There were several times that I've witnessed what the real power of streaming video can be when dealing with establishment authority figures. During our piece of the West Coast Port Shutdown at Port Hueneme, one of the more comical moments was our media team livestreaming the police, who had somehow commandeered  a local 2nd story apartment overseeing our community picket line. The video of our folks asking how the view was while filming them while they filmed us was just one of those priceless ironic moments that only video, or being there in person, can provide.

When  Occupy the Courts occurred, and we dutifully showed up to our local federal courthouse, (which, in Santa Barbara, is a federal bankruptcy court) I began to understand more about how the authorities see livestreaming. As we were demonstrating, (fairly passively, to be honest) our liverstreamer started up his rig. One of the federal agents that had turned out to guard the courthouse, (our threat level apparently only rated to have two federal agents and one DHS agent assigned to us on that day), waved me over. As one of the law liaisons for OSB I'm used to dealing with the police. I had already made contact with this federal agent when we got there, and he actually seemed to be in very good humor about the whole event. That quickly changed when we started livestreaming.

I walked over and he said, in a very hushed voice, “You know we don't mind what you guy's are doing, but can you tell your buddy to cut it out?” I wasn't sure what he meant, so I tried to clarify, “Do you mean because he is in the street?”, which is where Alex, (one of our citizen-media gurus) was standing while streaming. The officer sort of shook his head and said, “No, that is a city police issue.” leaving me more puzzled than prior to asking my question.

I reinforced an earlier mental note-to-self at this point: Law enforcement officials are not always hired for their great communication skill sets.

I leaned in closer and, in my best serious-person voice, asked, “Is it because it's a Federal building?”, thinking that he might try to invoke the Constitution-stomping Patriot Act. I basically gave the guy a softball at this point. He could have just punted and said that this was indeed the reason. Of course, I knew that we were allowed to film here, since I had read this article in 2010, not to mention that our legal team had also advised us to the same conclusion. At any rate, he provided another odd head shake, seeming to indicate that this also wasn't the reason.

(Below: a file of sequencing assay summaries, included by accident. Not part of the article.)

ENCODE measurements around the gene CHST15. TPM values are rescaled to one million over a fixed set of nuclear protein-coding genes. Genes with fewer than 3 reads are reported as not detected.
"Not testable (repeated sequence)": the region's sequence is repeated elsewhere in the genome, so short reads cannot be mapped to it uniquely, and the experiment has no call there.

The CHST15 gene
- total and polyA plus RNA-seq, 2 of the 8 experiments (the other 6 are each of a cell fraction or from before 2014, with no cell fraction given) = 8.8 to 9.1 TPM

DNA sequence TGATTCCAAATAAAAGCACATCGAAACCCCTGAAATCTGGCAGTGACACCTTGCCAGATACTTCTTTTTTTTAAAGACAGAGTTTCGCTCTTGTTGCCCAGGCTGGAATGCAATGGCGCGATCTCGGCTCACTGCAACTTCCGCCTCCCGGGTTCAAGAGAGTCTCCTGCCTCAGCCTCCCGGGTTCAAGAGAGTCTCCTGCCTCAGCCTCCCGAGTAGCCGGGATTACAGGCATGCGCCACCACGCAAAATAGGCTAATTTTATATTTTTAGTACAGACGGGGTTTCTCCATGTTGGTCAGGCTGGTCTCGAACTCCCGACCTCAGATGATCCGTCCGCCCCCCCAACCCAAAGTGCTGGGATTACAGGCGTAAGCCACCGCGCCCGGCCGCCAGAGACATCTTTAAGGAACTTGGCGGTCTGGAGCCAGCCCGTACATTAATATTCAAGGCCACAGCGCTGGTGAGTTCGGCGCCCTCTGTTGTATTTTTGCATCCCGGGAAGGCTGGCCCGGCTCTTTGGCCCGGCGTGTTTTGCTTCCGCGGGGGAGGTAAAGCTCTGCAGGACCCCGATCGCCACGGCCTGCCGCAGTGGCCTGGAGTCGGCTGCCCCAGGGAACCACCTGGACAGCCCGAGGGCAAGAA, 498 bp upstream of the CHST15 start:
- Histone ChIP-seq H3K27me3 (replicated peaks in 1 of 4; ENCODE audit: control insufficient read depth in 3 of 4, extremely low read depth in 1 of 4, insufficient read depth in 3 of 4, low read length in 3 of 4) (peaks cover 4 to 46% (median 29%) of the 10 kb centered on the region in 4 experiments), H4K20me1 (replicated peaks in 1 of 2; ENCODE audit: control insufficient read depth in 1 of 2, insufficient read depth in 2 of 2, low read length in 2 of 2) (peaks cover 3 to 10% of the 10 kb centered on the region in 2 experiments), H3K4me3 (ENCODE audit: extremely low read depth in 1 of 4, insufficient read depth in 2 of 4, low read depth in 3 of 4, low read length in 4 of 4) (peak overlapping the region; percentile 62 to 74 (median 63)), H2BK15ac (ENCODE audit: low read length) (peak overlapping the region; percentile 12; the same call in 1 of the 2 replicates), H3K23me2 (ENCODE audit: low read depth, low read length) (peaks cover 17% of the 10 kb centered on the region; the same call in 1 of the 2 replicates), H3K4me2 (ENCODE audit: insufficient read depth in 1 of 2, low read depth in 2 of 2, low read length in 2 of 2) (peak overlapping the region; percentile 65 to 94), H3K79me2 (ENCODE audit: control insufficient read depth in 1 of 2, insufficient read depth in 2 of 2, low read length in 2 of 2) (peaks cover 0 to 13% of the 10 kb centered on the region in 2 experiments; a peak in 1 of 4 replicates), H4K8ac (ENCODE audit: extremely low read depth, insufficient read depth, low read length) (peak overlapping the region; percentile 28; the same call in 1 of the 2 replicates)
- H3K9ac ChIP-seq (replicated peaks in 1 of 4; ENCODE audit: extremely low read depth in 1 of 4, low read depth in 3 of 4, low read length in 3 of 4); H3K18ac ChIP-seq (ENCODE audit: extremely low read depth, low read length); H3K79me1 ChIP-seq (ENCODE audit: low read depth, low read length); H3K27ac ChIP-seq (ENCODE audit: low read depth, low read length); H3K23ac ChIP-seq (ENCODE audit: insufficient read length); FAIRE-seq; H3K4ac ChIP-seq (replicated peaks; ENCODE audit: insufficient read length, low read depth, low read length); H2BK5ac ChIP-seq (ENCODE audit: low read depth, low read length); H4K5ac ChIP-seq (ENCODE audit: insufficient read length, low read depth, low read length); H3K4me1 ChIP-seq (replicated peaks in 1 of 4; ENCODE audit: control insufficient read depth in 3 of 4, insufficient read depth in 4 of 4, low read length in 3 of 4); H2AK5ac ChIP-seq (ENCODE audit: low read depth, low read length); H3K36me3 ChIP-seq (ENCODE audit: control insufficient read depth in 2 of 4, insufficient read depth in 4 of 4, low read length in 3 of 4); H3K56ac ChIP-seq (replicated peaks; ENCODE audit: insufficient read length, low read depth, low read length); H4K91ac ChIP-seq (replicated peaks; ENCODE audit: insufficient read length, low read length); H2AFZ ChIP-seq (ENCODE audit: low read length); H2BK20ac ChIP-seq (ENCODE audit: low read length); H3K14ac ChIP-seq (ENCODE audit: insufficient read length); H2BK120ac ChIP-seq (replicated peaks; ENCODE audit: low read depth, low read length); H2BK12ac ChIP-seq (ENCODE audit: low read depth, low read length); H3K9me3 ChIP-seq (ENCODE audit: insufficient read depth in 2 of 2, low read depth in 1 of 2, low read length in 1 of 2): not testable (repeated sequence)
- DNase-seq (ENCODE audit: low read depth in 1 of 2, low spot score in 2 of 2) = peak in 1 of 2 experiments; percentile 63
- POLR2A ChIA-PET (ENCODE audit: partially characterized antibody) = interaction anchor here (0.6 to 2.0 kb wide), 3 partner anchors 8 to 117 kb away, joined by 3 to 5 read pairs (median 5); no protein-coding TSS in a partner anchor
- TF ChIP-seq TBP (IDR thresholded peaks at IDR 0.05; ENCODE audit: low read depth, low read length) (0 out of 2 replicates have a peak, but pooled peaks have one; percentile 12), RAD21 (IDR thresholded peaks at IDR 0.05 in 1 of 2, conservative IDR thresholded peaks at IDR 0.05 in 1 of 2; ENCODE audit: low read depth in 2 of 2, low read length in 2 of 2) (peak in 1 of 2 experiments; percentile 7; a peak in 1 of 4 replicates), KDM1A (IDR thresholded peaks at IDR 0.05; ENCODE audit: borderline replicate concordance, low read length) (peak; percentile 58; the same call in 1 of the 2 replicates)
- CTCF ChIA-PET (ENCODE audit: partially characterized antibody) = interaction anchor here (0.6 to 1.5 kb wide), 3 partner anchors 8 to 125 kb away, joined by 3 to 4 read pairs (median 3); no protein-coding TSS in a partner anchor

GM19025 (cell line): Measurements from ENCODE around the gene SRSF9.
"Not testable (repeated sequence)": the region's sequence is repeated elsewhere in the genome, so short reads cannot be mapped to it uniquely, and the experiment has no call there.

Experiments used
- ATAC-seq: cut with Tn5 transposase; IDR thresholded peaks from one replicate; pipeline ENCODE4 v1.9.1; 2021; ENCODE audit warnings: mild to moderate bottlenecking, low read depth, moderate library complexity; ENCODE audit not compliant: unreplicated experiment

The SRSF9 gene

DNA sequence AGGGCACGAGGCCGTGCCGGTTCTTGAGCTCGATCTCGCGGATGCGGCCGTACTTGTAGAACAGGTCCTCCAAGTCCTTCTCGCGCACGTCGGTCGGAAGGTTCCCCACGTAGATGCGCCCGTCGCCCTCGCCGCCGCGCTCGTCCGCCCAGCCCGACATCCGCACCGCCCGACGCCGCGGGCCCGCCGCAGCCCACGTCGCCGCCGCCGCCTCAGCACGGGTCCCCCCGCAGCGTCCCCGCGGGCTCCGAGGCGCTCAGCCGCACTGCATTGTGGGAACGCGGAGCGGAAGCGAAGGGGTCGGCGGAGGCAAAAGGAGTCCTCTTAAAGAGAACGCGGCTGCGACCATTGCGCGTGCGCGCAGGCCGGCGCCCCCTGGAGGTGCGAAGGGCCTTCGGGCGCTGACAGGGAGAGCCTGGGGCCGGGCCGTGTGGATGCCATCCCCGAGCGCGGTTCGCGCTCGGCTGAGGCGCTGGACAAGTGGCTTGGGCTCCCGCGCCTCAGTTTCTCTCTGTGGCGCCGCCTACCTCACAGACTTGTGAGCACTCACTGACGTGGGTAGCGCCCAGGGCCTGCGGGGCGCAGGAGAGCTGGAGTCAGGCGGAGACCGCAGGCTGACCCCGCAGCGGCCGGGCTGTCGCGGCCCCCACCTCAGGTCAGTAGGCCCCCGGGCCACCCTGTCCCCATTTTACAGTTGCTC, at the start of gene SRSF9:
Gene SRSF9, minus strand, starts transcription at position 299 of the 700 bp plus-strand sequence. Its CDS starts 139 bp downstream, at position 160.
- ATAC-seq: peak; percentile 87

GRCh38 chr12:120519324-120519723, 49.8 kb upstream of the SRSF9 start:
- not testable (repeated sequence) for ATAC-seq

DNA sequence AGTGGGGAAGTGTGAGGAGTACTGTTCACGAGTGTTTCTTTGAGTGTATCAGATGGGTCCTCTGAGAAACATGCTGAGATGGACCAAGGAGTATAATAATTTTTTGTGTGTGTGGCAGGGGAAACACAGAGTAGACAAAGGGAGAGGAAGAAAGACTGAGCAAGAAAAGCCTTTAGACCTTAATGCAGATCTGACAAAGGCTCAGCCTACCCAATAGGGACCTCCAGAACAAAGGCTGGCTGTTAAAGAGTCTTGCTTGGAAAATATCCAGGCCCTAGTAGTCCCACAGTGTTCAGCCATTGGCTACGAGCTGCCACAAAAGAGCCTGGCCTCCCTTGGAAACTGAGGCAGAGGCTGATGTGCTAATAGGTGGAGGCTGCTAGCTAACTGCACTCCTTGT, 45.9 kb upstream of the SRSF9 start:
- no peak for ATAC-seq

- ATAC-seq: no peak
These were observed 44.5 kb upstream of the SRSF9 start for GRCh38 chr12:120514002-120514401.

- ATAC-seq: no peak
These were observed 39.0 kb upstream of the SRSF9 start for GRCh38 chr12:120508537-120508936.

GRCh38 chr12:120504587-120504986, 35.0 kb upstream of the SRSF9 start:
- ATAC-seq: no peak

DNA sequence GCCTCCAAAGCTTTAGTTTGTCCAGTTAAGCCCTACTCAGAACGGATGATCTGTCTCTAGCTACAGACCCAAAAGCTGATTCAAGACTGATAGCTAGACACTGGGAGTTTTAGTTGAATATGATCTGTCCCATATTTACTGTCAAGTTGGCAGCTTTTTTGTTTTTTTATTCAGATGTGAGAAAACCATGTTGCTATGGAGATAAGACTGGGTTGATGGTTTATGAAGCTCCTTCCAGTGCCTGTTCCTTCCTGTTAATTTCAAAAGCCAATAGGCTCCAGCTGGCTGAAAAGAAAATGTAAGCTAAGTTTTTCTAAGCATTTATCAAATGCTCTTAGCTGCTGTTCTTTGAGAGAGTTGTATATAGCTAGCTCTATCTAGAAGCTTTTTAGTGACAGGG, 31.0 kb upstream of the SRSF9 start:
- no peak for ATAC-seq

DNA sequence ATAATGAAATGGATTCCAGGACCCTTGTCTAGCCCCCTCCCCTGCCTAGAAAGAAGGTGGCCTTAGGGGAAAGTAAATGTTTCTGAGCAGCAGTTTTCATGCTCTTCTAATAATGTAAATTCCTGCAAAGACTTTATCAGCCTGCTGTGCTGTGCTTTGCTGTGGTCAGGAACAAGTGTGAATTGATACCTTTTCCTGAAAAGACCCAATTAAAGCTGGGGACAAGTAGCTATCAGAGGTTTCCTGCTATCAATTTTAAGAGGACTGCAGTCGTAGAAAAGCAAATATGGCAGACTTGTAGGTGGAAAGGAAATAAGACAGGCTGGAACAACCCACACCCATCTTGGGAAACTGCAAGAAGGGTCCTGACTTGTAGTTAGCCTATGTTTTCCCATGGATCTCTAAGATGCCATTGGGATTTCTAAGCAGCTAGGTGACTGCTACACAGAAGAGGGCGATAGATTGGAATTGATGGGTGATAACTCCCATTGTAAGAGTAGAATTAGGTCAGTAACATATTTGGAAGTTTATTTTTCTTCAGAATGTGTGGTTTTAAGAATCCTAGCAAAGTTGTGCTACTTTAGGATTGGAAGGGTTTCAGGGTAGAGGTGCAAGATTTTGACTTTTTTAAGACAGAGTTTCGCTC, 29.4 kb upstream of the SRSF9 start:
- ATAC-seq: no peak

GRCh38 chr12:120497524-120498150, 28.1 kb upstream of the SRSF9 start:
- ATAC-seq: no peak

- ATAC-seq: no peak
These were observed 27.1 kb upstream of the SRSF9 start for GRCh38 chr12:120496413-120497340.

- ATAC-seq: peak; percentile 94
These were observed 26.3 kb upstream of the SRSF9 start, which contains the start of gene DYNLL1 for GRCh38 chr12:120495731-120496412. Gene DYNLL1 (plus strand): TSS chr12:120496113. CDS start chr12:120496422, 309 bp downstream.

“Oh, you just don't want him to be livestreaming that it?” I asked, still trying to keep my voice low enough so that he might actually answer me, and not be embarrassed by other folks' attention. This time the head shake had a faint vertical motion to it, indicating that this was actually the issue for him. I smiled my largest s*&t-eating grin and said, “Well, sorry about that, but it is our right to film.” He uttered something approaching a “hurrumph!” and went back across the property line to join his fellow officer in glaring at us uselessly.

More recently we were at Vandenberg Air Force Base, joining the likes of Daniel Ellsberg, Cindy Sheehan, and others as we protested the launching of another incredibly wasteful, stupid, and dangerous Minuteman missile. In this instance, one of our media team was actually chased by base military police while filming those who walked in to be arrested in an act of civil disobedience. They had decided that his press pass was invalid. However, when they chased him back into the crowd gathered at the border of the base I saw one of their coordinators eye the cameras we had on her team, and draw them back to base. Livestreaming and citizen media, (as well as our media team member not accepting illegal arrest and detainment), literally stopped his arrest.

Livestreaming is one of those special human technologies, equatable to so many others that have changed our society over the millennium. Even the companies who invested in this technology’s development and design never foresaw what use people would have for it. Livestreaming has allowed me to witness the illegal use of military grade pepper spray, illegal suppression of peoples' First Amendment rights, and has helped opened my eyes to the very oppression that is happening in my country. The real boon, however, is that livestreams have helped me to understand that, when I am appalled by the direction our country and world is heading, that I am not alone.

Viva la Livestream!